According to experts on the human body up to 60 percent of what we physically are is water. The human brain and heart are composed of even more – around 75 percent water.
It’s no wonder then that people always say they feel better when around water – whether it’s the sea, a river, a pond or a lake as we are so fortunate to have here. Our shimmering lake lapping up to our lawn is absolutely perfect for recovery.
From virtually everywhere at our luxury house, there are views of this stunning 200-acre body of water. From first arrival onwards its tranquil waters give our guests a sense of calm reflection.
Our experienced team knows that the environment for anyone looking to recover from such as depression needs to be totally conducive to lowering stress. We see the lake as a wonderful healer in itself.
Blue space therapy to beat the blues
We have seen dozens of our guests arrive here only to tell us that such as their anxiety, depression or craving eased on just seeing the lake. It’s clear that a connection with a “blue space” is something that will wash away the blues and any anxieties.
For several years now therapists have known the benefits of being in a “green space” such as the countryside or a park. Now blue space therapy is something that is growing in the recovery world.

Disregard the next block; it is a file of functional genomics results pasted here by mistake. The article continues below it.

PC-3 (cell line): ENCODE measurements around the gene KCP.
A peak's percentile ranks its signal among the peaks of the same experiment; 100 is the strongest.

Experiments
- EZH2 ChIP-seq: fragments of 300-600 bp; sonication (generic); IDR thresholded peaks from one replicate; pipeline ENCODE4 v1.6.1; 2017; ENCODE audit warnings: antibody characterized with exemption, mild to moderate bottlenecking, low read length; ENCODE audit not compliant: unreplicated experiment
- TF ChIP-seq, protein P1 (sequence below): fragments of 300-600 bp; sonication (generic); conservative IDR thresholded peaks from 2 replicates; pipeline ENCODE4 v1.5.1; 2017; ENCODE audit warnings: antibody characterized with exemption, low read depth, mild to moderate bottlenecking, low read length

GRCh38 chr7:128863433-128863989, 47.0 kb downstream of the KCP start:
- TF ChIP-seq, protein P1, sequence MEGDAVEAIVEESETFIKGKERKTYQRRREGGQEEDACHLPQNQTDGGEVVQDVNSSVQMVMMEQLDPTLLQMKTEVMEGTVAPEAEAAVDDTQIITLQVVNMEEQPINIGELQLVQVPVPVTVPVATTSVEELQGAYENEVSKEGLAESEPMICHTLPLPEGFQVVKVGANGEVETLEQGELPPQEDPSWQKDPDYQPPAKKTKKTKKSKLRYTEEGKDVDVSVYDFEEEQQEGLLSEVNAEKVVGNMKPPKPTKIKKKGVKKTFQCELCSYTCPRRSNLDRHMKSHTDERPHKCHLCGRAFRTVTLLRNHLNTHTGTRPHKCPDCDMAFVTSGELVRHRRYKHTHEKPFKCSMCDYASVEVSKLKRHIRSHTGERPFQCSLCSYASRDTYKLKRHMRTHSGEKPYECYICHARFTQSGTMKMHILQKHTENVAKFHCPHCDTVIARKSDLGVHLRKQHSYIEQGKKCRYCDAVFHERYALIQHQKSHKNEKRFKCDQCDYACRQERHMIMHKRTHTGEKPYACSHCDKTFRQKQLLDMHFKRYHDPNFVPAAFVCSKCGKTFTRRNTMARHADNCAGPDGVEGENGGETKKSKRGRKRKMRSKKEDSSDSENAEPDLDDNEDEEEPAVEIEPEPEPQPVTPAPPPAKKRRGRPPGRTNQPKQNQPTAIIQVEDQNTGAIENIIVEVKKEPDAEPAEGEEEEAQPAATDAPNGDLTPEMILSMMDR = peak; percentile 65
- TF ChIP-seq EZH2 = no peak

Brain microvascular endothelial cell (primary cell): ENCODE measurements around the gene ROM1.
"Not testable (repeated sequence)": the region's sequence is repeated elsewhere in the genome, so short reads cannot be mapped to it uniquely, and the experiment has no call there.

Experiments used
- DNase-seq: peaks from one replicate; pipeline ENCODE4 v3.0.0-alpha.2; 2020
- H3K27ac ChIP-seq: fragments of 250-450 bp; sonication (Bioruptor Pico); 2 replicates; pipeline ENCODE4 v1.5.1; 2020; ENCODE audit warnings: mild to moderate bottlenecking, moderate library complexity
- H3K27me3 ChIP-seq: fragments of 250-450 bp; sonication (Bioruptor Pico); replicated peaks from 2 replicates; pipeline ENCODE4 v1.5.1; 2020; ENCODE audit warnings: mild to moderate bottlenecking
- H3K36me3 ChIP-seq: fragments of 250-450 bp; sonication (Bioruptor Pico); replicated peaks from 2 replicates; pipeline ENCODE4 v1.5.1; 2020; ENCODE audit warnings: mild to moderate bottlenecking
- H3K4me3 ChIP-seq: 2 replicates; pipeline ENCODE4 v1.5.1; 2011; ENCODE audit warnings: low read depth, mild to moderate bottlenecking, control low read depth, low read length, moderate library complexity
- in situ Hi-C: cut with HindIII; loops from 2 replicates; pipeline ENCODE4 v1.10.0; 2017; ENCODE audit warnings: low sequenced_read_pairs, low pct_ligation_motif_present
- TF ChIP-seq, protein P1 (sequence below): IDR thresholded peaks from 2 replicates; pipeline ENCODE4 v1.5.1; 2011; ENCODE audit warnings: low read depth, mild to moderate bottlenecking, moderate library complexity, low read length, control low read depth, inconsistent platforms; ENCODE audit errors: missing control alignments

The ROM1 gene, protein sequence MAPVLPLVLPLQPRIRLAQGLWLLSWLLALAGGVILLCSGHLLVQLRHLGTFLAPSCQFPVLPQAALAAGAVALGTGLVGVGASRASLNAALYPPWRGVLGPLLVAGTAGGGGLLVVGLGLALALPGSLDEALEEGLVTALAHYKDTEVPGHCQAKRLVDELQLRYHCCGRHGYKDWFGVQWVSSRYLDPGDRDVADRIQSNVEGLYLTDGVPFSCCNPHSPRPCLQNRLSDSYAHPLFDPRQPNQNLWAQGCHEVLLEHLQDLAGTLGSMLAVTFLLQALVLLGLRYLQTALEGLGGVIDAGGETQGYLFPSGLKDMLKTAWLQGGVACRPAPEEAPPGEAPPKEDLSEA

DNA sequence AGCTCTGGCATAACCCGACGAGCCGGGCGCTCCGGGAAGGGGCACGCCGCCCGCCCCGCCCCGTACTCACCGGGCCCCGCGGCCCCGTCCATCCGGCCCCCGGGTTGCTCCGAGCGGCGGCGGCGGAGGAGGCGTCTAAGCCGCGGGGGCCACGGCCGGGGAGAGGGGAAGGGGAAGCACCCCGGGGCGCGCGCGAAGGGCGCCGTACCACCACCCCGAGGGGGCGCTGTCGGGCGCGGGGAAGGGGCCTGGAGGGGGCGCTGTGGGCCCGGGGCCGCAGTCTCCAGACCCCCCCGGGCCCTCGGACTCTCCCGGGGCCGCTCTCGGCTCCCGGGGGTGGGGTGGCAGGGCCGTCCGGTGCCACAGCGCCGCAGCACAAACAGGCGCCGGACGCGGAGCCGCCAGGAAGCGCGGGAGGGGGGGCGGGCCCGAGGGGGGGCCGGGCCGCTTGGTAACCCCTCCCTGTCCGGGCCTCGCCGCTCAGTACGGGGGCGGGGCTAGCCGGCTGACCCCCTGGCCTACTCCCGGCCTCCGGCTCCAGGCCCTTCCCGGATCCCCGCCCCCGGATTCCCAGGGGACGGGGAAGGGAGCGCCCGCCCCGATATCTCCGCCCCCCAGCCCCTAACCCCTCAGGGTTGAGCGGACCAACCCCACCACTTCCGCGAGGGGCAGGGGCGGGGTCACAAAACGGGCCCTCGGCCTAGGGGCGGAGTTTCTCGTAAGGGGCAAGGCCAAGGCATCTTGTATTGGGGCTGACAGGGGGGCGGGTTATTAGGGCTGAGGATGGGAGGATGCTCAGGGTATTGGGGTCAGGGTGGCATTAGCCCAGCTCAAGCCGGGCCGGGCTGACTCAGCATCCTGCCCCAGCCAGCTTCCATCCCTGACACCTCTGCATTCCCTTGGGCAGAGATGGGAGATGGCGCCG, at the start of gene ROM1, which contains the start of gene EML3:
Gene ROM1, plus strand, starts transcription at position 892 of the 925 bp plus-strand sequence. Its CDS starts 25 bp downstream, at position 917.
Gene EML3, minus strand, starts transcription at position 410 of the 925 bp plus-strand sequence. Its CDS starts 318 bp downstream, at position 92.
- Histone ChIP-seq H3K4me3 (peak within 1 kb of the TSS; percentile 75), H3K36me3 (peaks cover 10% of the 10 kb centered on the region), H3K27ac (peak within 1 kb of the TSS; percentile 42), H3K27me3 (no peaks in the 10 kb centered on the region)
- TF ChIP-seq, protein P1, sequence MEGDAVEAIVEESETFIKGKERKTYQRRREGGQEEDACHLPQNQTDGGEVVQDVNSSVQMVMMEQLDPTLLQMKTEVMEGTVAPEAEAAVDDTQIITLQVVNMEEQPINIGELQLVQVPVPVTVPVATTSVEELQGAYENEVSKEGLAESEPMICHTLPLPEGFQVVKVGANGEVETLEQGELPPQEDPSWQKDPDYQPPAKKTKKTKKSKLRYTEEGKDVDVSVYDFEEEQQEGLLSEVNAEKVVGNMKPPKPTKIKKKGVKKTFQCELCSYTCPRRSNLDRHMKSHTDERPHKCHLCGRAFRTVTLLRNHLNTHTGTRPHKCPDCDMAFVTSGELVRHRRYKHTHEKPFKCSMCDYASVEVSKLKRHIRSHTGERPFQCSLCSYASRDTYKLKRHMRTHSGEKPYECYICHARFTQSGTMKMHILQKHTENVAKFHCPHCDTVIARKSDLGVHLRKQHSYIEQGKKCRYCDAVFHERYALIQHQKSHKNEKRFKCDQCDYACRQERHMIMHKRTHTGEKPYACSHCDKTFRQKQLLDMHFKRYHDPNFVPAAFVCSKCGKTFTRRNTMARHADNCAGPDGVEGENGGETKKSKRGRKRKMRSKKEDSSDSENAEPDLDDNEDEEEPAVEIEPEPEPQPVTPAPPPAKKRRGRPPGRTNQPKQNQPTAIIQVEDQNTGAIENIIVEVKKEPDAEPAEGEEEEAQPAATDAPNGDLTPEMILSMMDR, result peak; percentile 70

An increasing number of people are coming to know the immense benefits to mental health and well-being of blue spaces. This includes the sea, rivers, streams, ponds and lakes.
Being in nature to help recovery is what is known as ecotherapy or ecopsychology (or sometimes nature therapy). Author and professor Theodore Roszak is credited with coining the term “ecopsychology” in his book published in the early 1990s called The Voice of the Earth. He realized that a connection to nature improves emotional wellbeing and interpersonal relationships.
There’s growing evidence that a major reason for the increase in mental health problems is that more of us are living in cities and towns. Some people go months without being in or even looking at nature – and this disconnection is believed to be bad for mental health.
When Homo sapiens first arrived on the planet around 300,000 years ago we were made for the stillness and generally peaceful and quiet natural environment. In developmental terms our living environments today have outpaced us.
For many people living in a city or town, there is hardly any stillness or silence.
This means fight or flight mode is on constant alert. This can lead to problems because we are not designed for this much stress.
It is believed to be a contributory factor to such as depression, anxiety and executive burnout. In addition, it is something that some experts think plays a part in addiction to such as drugs or alcohol.
The “Rat Park” experiment
We are extremely influenced by our environment. This includes our household, extended family living spaces and gatherings, our community and even characteristics of a nation.